Policy: Progress on Development Efforts Welcomed, but More Needs to Be Done

International Monetary Fund. External Relations Dept.
Published Date:
May 2006
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Following the IMF-World Bank Spring Meetings, finance ministers attended the special high-level dialogue of the UN Economic and Social Council (ECOSOC) on April 24 in New York, with the IMF, the World Bank, the World Trade Organization (WTO), and the United Nations Conference on Trade and Development. IMF Deputy Managing Director Agustin Carstens reported to the plenary on the outcomes of the International Monetary and Financial Committee meeting. The ECOSOC meeting considered progress in implementing the Monterrey Consensus on financing for development and the outcomes of the 2005 UN World Summit.

UN Secretary General Kofi Annan noted that the 2005 UN summit had advanced development efforts worldwide, including on aid and debt relief. Member states pledged to adopt by end-2006 comprehensive national development plans for achieving the Millennium Development Goals (MDGs). These plans should build on existing efforts, including Poverty Reduction Strategy Papers, and focus on measurable results.

But more needs to be done, he said, expressing concern about the lack of progress in the Doha Round of trade negotiations. He urged leaders to deliver on the ambitious deadlines set at last December’s WTO ministerial meeting in Hong Kong and stressed that the Aid for Trade initiative should be implemented promptly and fully funded.

Participants discussed a range of related issues in topical roundtables.

National development strategies. Participants said that countries should develop a single national strategy using existing mechanisms that integrated various elements of development and international commitments, such as the MDGs and trade policy. Strategies should be country-owned and reflect each country’s specific conditions. Although domestic resource mobilization is important, participants stressed the need to increase the level and effective-ness of aid and to align it with countries’ priorities.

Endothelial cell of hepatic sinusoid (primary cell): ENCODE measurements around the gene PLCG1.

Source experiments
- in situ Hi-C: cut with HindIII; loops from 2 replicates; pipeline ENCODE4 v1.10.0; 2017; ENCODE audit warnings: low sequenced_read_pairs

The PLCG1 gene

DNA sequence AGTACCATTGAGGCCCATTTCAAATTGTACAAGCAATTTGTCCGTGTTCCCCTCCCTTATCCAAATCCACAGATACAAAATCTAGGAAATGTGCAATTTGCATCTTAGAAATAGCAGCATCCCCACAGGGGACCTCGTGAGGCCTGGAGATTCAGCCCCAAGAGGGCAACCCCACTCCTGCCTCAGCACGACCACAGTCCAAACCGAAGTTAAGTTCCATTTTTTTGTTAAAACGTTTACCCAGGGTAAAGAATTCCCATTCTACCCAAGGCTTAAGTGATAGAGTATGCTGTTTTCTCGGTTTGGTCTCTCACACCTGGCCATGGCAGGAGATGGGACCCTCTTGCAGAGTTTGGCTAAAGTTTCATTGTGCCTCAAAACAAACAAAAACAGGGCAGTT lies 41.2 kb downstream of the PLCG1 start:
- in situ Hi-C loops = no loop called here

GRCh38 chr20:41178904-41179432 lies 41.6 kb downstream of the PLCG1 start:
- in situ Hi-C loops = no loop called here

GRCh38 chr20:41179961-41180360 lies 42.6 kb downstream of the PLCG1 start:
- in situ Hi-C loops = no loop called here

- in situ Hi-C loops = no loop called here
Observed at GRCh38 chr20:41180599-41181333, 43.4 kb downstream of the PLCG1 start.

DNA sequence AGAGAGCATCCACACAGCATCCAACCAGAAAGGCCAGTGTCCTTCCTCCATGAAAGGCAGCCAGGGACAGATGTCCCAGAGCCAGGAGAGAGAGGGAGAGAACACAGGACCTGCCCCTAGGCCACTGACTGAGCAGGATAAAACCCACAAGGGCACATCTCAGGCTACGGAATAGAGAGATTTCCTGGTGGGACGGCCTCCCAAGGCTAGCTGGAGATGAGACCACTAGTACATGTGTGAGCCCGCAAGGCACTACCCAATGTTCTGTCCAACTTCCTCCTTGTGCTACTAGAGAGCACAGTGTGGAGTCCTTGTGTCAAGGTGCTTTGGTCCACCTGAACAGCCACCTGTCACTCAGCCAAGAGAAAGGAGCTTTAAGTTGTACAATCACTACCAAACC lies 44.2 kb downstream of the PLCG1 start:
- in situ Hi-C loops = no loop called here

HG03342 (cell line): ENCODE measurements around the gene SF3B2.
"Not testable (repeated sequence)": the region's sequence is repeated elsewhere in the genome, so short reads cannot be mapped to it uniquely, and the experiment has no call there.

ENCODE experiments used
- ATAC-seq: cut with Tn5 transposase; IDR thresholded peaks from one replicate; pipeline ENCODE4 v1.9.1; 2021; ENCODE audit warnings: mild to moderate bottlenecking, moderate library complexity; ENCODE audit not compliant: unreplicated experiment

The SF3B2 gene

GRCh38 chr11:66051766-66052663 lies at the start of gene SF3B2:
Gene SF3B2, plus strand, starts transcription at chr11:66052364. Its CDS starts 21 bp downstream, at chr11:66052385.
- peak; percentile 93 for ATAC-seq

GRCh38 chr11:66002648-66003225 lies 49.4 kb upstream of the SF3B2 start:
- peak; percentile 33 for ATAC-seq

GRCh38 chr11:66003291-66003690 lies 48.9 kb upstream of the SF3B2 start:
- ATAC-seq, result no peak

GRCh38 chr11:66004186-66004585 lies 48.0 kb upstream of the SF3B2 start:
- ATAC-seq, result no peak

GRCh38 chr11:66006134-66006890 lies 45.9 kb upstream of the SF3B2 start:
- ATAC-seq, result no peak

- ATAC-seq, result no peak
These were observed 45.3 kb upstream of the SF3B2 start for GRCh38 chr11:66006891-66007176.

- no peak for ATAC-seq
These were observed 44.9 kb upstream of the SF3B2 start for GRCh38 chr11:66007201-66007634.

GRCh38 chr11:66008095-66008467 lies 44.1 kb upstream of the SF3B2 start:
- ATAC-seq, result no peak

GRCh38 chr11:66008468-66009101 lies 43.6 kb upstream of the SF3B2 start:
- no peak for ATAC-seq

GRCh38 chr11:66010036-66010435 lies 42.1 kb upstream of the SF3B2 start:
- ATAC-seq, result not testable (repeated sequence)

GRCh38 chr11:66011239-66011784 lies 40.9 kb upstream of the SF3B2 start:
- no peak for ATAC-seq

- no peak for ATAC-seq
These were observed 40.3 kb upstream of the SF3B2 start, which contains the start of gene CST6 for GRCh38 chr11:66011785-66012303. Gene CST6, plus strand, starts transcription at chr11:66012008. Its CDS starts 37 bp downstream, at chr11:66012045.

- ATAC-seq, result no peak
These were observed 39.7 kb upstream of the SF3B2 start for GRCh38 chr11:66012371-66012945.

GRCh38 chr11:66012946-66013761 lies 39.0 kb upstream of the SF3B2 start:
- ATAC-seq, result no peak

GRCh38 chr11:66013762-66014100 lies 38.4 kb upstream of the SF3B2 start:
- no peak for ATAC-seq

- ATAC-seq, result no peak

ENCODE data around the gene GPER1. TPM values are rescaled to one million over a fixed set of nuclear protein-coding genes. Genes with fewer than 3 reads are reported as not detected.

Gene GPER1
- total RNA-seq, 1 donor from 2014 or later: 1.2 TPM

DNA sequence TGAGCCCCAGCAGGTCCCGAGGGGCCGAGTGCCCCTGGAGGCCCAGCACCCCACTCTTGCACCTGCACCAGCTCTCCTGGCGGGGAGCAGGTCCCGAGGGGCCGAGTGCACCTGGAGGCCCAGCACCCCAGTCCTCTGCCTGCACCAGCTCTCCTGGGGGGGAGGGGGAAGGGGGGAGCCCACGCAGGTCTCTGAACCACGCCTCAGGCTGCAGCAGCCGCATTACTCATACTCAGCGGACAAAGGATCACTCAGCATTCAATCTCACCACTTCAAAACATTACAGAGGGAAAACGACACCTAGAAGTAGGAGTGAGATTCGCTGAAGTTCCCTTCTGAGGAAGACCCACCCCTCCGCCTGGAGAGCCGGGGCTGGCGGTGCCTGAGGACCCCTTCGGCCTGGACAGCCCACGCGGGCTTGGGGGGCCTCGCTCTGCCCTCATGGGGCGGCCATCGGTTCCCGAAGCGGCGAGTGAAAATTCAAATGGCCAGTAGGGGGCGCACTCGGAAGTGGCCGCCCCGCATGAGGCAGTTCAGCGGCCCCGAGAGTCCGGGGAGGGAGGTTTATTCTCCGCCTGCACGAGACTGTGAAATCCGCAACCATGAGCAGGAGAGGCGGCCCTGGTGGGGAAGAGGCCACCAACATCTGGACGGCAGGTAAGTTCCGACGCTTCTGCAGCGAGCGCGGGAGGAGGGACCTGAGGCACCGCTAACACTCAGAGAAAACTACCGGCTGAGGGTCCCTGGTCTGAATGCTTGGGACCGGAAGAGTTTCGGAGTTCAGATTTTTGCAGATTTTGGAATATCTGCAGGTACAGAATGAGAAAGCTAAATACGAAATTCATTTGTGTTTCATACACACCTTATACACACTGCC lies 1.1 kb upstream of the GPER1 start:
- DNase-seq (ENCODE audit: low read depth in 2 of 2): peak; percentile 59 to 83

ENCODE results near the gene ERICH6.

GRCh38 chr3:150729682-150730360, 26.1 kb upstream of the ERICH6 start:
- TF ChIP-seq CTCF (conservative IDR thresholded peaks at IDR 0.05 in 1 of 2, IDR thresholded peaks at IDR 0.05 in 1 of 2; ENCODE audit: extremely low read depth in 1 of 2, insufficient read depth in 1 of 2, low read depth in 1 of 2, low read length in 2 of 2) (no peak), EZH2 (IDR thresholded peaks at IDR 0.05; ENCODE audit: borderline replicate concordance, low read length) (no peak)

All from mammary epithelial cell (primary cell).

Doha work program and aid for trade. Participants agreed that a successful Doha Round would increase countries’ opportunities to accelerate and sustain growth and reduce poverty, and Agustfn Carstens (center) reports to the ECOSOC plenary. speakers stressed the importance of making speedy progress. They welcomed the Aid for Trade initiative but stressed that it must not substitute for actual trade liberalization and progress in the trade negotiations. The initiative should provide stable, predictable, and nonconditional financing for capacity building and trade and should be in addition to other forms of development assistance.

Debt sustainability. Participants recognized that adequate economic growth—supported by good governance, transparency, and a conducive business environment—is crucial for avoiding unsustainable debt. Many speakers cautioned that borrowing countries should pursue sound debt management strategies and that lenders should adhere to good lending practices. Participants encouraged the international community to better assess the risk of debt distress and propose policies to minimize such risks. Debt relief should supplement, and not substitute for, aid.

Supporting middle-income developing countries. Participants noted the diversity in the level of economic development and size of middle-income countries and pointed out that some had problems similar to those of low-income countries. Middle-income countries require individual analysis and suitable assistance from the international community. Some speakers supported the development of new instruments, as well as increased policy space to pursue countercyclical measures. Efforts to improve the level of private investment, the development of public-private partnerships, and good governance were also highlighted.

Jones Morco and Patrick Cirillo

IMF Secretary’s Department

Laura Wallace


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